Accuracy in Media

The National Security Agency (NSA) is the nation’s only codemaking and codebreaking organization. It is responsible for the production of intelligence information from its collection of signals intelligence as well as information security. The exploits of its predecessors are credited with shortening World War II by at least a year. The NSA played a significant, if largely unknown, role in America’s victory in the Cold War. But the agency has fallen on hard times, thanks largely to its inability to overcome the consequences of disastrous decisions that date back to the early 1990s.

In 1999, investigative journalist Seymour Hersh published the first expos? of NSA’s troubles, in the New Yorker magazine. Hersh warned that a combination of “mismanagement, arrogance, and fear of the unknown” has left NSA unprepared for the communications revolution. NSA’s problems were well-known inside the U.S. Intelligence Community and on Capitol Hill, but efforts to fix those problems were repeatedly thwarted by the bureaucrats in the Office of Management and Budget and inside the community itself.

NSA’s critics took heart when Air Force Lieutenant General Michael Hayden became NSA’s new director in 1999. Hayden launched a major reform effort to fix NSA’s problems, which he labeled “one hundred days of change.” Inevitably, Hayden encountered fierce resistance from entrenched NSA bureaucrats, and the recently released congressional Joint Inquiry report on the nine-eleven disaster depicts the consequences of the agency’s failure to reform.

Media attention has been devoted primarily to NSA’s failure to translate and report intercepted terrorist communications until two days after the nine-eleven disaster. But the Joint Inquiry report portrays an agency that is in serious decline and seems unable to right itself.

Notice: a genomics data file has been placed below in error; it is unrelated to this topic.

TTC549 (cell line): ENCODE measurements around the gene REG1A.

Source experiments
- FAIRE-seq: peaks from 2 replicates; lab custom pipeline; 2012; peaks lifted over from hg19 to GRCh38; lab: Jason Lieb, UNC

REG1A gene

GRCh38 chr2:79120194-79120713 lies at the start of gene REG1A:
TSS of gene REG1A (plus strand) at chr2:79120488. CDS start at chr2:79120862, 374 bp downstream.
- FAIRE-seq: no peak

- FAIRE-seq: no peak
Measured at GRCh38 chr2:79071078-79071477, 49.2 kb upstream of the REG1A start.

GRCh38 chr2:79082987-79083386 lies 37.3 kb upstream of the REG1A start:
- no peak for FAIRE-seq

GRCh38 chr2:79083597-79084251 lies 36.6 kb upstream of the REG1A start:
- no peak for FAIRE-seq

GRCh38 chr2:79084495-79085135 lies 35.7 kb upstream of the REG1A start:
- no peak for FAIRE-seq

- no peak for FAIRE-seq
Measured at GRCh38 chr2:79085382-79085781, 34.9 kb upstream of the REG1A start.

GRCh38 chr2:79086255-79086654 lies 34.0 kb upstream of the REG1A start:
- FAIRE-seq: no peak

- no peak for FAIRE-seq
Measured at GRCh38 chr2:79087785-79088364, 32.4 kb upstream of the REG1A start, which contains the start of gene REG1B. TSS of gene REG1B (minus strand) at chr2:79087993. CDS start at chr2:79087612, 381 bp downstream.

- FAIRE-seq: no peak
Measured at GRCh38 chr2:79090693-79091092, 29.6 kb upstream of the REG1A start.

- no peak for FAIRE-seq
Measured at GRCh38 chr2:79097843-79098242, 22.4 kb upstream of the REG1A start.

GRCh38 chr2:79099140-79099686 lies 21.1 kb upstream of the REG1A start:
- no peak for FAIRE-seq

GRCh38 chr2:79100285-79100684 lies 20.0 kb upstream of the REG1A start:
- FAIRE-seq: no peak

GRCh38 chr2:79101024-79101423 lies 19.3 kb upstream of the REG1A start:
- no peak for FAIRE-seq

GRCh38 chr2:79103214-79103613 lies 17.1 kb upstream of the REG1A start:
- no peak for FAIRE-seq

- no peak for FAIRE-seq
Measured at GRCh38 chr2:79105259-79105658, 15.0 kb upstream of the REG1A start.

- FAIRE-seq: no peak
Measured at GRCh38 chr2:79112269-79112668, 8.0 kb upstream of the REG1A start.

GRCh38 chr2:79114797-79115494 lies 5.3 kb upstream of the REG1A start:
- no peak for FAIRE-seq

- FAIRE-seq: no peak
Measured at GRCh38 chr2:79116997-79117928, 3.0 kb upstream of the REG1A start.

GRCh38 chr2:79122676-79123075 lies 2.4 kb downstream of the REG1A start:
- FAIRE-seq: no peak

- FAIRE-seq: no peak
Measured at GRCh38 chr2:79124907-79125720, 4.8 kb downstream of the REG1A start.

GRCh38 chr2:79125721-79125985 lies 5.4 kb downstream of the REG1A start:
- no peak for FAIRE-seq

For example, NSA’s most basic mission is the collection and translation of foreign-language communications for the production of intelligence information. But the report says that NSA admits that it is operating at only about 30% effectiveness against counter-terrorism targets. Much of this part of the report was withheld from public release, but NSA did acknowledge that “very few” of its Arabic linguists have advanced degrees or real world experience. Consequently, there were significant backlogs of material awaiting translation and therefore unavailable to intelligence consumers.

The Joint Inquiry determined that NSA has yet to solve its program-management and systems-engineering problems. Its says that as late as 2002, NSA was still unable to formulate and provide to the Joint Inquiry concrete plans to solve its current technological shortfalls against counter-terrorism targets. An Associated Press report indicates that Capitol Hill has seen enough. After years of unfulfilled promises from the Agency, Congress now proposes to strip NSA of its power to sign multimillion-dollar technology contracts. A fed-up Congress has finally decided to hit the bureaucrats where it hurts the most?in the pocket book.




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